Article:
In this Thursday panel at SES London, experts provided tips and examples on how to better engage mobile users.
Mobile devices are extremely powerful. They can transform the retail experience, connect brands to social, and facilitate sharing. Mobile is also a personal space that must be respected. But, first and foremost, in order to better engage mobile users, brands must understand their customers. That's according to speakers in SES London on Thursday during the "Living in a 'Smart' World - How Mobile and Tablets are Shifting User Behaviour" panel.
Every second, 8.1 Android and 4.6 iOS devices are sold, says Mark Brill, lead partner at mobile consulting firm BrandEmotivity. This enables consumers to search, buy, and share virtually everywhere they go. Much of that activity is focused on shopping, movies, music, etc., but it's also focused on deals.
That means users are searching in stores prior to purchase.
Best Buy, for one, was hurting from this phenomenon because consumers were using their mobile devices to compare prices in store but then actually buy from competitors. As a result, Best Buy has since instituted a price match promise against some competing stores, Brill says.
Mobile can also change the actual retail experience in other ways, Brill says.
That includes grocery shopping via QR codes in the subway in Korea, and Tesco pop-up shops in England with no checkouts - just QR codes. These devices/technologies make the shopping experience cheaper, faster, and more effective, Brill says.
Mobile also has the power to connect brands to social. To wit: 54 percent of Facebook users access the site from a mobile device and 92 percent of mobile users share clips on YouTube. That means these devices are very shareable compared to desktops, Brill says.
Another interesting trend: mobile users refer to brands with photos rather than just words. In particular, there is a shift among young women on Instagram to making brand references in photos. This creates opportunities for brands to create and co-create content, such as Ford Fiesta's #Fiestagram promo that yielded 60,000 photos, Brill says.
It also includes a campaign from KLM targeting Twitter and Foursquare users. In it, KLM honed in on its passengers at airports to find and give away gifts to social media users. According to Brill, this could be either a good example or a bad example since people at the airport will go on to use their mobile device to share the experience, but it's also a bit creepy.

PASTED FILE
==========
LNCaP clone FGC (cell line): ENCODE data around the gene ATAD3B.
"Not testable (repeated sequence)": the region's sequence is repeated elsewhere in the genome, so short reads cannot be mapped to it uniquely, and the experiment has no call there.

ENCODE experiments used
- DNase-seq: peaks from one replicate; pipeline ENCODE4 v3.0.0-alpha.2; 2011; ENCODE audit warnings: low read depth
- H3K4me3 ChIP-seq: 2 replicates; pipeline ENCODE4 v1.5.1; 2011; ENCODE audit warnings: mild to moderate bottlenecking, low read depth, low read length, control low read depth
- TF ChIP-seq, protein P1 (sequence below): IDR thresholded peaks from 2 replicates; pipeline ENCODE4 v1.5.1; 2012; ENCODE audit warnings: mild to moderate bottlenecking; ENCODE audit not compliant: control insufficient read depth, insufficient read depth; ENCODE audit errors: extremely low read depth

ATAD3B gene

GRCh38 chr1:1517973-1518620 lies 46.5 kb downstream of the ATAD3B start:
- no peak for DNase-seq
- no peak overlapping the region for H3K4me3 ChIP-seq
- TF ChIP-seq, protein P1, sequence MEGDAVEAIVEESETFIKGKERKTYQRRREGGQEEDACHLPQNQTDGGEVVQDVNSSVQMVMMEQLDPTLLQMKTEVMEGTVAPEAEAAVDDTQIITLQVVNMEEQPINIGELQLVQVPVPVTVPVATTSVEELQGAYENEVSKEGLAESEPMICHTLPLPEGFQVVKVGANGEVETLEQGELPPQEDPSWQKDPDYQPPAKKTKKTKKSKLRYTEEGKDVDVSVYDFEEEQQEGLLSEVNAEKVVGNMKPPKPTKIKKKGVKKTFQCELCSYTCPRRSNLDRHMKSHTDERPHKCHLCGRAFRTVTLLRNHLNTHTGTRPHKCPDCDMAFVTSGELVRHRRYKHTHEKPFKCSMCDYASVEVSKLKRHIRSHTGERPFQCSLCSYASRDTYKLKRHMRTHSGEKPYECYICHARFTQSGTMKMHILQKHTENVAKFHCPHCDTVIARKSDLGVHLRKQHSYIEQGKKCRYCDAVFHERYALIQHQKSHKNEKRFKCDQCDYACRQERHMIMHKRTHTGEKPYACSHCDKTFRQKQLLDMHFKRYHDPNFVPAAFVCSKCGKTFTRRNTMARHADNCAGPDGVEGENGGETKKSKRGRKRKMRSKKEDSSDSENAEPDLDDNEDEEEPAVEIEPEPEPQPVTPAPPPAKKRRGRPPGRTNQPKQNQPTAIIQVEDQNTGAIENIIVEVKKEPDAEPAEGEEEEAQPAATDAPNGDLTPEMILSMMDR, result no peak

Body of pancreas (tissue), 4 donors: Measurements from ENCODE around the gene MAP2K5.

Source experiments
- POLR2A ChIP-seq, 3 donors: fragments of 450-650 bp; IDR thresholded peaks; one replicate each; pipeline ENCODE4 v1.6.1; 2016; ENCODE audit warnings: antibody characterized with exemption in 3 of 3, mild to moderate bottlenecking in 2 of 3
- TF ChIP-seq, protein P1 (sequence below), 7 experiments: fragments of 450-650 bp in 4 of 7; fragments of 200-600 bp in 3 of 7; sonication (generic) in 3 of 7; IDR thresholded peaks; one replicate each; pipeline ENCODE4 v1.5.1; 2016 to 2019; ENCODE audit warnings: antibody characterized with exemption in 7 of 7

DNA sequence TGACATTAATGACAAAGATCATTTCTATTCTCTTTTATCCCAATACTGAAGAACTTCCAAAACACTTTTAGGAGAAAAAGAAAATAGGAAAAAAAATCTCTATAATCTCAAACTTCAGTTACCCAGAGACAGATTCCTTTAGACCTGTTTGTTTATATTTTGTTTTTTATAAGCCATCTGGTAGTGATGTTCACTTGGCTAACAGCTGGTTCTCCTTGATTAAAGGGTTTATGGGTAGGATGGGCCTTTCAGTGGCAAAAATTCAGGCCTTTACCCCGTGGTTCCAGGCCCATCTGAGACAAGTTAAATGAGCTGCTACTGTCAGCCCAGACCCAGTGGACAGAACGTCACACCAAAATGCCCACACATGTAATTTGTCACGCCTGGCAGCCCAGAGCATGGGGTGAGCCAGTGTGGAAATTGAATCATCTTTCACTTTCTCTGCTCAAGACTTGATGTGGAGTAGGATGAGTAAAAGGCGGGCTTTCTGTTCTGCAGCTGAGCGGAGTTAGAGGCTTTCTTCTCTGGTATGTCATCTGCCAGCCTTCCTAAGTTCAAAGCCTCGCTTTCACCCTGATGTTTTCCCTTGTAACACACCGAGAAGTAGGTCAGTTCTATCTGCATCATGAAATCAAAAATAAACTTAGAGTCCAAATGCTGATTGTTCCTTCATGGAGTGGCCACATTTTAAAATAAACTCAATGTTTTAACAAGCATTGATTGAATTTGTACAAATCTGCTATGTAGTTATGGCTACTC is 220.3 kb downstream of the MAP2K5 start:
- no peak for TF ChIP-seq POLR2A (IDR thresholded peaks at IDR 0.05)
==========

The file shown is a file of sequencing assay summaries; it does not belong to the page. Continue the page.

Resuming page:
That leads to Brill's conclusion that mobile is a personal space. Brands have to interact on a person's terms.
London's Gatwick Airport is a good example in its campaign to address problems via Twitter. The Heathrow app is a bad one in that it essentially provides the desktop site on mobile devices, Brill says.
Further, tablets and mobile devices do not provide the same user experience. Mobile devices satisfy more immediate needs. Tablets, on the other hand, provide a richer experience - they're the devices consumers use to take to bed and browse, Brill says.
In order to identify how his clients can understand and influence customers on mobile devices, Sri Sharma, founder and managing director of paid search agency Net Media Planet, created a customer map that addresses: needs, device, time, and location.
Sharma employed this map with skin clinic sk:n.
Sk:n didn't have a mobile site - customers had to fill out a form or call in order to communicate with the brand. Sharma says he used the customer map to understand those consumers - they were looking for immediate answers, they wanted advice, 85 percent were on smartphones, and 82 percent were interacting during call center hours.
In other words, sk:n customers want to speak, but on their terms. As a result, Sharma says he blocked access to the web on mobile devices and launched a click-to-call campaign, which resulted in increases in leads (26x) and conversion rate (2.2x).
This is all based on the understanding that the mobile customer is different than the desktop customer, Sharma says.
Papa Johns is another Net Media Planet client. It was looking to increase its U.K. presence. According to Sharma, discounts are a necessary evil in the pizza business and Tuesday is the most discount-heavy day of the week with many buy-one-get-one-free deals.
Sharma says his team looked into why customers were ordering pizza in order to figure out how to use mobile devices without offering a discount. Their discovery: consumers order pizza when they don't want to cook.
He was therefore able to implement a campaign in which Papa Johns communicated with customers when they were hungriest; implemented careful product selection (in this case, side orders) to drive revenue; and created messaging with appetite appeal by identifying phrases that reflect the experience of eating side orders and using that language in messaging.
As a result, both click-through rate and revenue per click increased. In addition, the average order value on mobile devices went up 12.7 percent.
It all goes back to really understanding the customer, Sharma says.
Finally, according to Sharma, to make mobile search work harder, brands must: try to express relevancy to improve traffic and conversion rate; drive brand awareness cost effectively and make mobile search work harder; and develop best practices for Enhanced Campaigns.
Mobile image on home page via Shutterstock.
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In addition to ClickZ and Search Engine Watch, Lisa's work has appeared in The Huffington Post, The Luxury Spot, LearnVest, MarthaStewart.com, GoodHousekeeping.com, amNewYork, and The Wall Street Journal. She's a graduate of Columbia's School of Journalism.
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